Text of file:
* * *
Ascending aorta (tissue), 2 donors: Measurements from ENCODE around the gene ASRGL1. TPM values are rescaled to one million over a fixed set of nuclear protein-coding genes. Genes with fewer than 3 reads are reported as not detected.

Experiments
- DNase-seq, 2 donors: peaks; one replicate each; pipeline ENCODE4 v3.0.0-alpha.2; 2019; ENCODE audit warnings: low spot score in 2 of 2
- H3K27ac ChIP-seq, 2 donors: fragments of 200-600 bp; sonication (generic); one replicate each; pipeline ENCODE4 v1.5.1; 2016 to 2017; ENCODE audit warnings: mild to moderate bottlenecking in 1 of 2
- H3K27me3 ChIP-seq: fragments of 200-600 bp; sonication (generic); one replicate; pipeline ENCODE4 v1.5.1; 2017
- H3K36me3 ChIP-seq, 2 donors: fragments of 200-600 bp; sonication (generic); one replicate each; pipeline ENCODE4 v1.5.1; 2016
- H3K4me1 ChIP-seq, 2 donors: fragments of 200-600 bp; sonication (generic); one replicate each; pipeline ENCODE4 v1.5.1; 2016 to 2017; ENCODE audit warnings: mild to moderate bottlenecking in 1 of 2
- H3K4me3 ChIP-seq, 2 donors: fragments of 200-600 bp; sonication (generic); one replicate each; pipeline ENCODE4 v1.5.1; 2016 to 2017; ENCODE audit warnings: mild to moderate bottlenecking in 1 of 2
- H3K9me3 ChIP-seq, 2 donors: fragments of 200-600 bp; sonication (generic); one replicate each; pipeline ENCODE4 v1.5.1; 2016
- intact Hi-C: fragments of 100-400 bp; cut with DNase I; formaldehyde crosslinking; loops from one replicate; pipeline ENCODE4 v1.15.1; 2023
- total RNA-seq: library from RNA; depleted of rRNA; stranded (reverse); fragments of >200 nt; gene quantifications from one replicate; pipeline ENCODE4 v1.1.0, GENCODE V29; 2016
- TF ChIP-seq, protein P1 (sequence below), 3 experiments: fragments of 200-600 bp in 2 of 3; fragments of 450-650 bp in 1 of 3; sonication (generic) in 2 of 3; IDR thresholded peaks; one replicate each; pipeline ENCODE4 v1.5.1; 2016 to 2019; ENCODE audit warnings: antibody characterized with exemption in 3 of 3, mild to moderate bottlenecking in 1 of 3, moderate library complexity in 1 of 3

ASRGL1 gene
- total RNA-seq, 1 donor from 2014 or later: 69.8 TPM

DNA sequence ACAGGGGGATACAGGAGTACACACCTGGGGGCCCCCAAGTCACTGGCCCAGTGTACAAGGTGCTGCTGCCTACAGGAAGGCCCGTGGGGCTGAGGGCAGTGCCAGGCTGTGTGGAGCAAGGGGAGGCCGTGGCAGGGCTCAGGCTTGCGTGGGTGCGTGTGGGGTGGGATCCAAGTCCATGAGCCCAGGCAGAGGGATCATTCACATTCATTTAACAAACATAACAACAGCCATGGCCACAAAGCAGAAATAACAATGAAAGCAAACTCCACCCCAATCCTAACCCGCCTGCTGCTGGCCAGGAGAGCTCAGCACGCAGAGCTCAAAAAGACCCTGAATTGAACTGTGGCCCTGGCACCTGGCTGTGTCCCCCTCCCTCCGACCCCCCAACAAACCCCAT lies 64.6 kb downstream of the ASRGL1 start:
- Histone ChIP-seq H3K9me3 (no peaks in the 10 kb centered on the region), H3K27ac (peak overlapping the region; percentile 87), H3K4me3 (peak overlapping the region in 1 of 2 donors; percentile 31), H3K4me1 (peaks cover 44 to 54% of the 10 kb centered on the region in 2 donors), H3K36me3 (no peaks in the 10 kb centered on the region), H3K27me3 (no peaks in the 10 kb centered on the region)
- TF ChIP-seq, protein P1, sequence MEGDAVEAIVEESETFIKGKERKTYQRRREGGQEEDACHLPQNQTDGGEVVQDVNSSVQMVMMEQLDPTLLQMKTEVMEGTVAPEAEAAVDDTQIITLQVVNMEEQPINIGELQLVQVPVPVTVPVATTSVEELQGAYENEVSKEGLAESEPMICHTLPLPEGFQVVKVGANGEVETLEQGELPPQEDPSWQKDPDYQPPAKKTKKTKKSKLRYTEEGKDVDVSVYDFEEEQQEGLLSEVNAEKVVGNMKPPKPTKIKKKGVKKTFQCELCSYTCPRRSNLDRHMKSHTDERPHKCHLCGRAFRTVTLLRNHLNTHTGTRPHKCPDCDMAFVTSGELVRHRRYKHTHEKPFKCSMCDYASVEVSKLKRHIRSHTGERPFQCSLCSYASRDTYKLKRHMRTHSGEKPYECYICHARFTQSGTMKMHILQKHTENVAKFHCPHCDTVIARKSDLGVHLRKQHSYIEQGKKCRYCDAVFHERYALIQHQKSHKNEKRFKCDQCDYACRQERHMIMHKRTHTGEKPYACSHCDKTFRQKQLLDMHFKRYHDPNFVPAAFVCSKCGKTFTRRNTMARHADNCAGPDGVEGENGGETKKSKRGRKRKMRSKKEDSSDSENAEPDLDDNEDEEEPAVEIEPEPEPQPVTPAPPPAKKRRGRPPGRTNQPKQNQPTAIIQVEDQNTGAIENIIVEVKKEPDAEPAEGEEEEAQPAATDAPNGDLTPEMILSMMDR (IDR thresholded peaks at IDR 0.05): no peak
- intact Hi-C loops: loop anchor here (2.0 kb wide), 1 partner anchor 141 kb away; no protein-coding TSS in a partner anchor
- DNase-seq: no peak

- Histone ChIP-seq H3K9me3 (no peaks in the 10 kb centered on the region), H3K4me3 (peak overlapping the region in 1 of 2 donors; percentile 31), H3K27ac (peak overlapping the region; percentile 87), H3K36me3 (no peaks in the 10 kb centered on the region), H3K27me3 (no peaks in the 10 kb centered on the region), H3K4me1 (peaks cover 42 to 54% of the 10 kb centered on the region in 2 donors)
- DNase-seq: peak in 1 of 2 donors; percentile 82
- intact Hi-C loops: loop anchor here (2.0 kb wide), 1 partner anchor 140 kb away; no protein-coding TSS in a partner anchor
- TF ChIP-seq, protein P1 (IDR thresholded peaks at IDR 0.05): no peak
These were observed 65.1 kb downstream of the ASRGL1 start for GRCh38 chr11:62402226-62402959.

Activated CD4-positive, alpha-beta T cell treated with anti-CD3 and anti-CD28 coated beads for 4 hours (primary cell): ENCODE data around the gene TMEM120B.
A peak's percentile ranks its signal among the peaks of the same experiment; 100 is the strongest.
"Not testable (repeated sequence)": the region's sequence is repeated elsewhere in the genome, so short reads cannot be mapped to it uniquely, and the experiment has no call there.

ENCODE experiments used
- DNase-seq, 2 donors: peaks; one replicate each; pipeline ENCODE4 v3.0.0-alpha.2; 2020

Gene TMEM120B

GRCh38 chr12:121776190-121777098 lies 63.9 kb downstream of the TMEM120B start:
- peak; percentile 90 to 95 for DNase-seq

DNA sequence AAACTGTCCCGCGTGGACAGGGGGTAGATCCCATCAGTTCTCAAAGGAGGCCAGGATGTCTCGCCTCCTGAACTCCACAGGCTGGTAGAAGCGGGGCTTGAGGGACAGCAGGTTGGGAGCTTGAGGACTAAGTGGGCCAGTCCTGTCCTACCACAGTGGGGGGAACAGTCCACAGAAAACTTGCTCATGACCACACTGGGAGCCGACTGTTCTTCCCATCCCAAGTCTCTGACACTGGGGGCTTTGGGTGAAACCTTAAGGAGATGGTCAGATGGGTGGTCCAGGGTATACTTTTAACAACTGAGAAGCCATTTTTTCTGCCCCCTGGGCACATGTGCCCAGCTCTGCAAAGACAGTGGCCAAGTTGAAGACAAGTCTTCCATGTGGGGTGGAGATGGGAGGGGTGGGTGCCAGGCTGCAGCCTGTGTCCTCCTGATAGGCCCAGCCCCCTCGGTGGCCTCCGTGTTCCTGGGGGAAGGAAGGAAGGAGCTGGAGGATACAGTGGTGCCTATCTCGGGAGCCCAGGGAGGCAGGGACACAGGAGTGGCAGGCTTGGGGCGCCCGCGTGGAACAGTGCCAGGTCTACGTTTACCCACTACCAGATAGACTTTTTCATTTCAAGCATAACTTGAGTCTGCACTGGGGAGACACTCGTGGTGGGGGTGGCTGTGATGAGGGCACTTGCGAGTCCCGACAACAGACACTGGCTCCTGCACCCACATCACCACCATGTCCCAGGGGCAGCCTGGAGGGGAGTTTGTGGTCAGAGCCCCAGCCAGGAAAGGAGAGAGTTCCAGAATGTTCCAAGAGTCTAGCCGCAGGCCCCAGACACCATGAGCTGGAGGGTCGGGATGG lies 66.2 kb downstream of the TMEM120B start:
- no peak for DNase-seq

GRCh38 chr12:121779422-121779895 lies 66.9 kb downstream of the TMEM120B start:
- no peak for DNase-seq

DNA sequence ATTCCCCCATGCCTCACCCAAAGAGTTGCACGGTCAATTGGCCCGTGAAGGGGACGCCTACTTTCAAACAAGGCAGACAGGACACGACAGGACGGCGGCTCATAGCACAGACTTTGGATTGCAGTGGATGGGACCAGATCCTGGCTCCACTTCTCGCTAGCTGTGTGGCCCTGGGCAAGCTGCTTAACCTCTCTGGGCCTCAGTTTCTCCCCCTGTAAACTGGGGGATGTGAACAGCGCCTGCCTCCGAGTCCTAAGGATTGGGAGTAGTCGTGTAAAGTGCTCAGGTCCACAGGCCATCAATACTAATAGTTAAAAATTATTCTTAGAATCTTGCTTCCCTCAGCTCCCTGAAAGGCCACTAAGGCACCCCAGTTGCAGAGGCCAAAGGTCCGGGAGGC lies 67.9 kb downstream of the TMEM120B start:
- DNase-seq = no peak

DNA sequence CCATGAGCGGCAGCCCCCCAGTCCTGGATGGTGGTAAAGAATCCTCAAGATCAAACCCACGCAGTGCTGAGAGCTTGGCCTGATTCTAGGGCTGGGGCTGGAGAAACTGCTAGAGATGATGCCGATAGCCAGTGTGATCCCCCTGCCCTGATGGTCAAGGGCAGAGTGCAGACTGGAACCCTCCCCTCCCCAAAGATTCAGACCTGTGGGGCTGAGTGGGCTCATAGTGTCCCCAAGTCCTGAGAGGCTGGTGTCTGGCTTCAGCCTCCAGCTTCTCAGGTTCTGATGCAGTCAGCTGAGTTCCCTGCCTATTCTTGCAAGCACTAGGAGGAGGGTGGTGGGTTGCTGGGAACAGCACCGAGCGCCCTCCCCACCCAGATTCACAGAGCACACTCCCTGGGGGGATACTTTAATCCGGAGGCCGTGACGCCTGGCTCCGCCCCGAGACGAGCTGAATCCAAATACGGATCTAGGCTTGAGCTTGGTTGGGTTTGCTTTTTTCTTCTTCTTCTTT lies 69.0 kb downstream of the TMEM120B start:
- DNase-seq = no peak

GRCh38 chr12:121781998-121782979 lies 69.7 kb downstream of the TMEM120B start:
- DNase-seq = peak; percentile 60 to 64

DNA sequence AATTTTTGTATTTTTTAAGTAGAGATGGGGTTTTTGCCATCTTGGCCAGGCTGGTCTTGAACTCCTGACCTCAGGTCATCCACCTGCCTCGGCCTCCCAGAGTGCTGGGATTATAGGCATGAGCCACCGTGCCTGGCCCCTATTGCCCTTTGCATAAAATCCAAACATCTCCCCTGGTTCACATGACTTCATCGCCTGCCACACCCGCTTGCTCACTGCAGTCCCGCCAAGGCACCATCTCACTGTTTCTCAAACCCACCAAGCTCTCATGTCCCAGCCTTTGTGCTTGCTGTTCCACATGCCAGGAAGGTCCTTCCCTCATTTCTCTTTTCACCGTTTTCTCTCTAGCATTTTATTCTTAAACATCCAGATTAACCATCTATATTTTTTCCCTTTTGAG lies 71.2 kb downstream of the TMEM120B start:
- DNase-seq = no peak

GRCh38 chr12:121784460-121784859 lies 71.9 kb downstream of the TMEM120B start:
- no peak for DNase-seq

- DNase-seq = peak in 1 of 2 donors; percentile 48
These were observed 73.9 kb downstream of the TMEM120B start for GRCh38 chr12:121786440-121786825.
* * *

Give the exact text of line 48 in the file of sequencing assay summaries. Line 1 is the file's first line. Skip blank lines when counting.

These were observed 73.9 kb downstream of the TMEM120B start for GRCh38 chr12:121786440-121786825.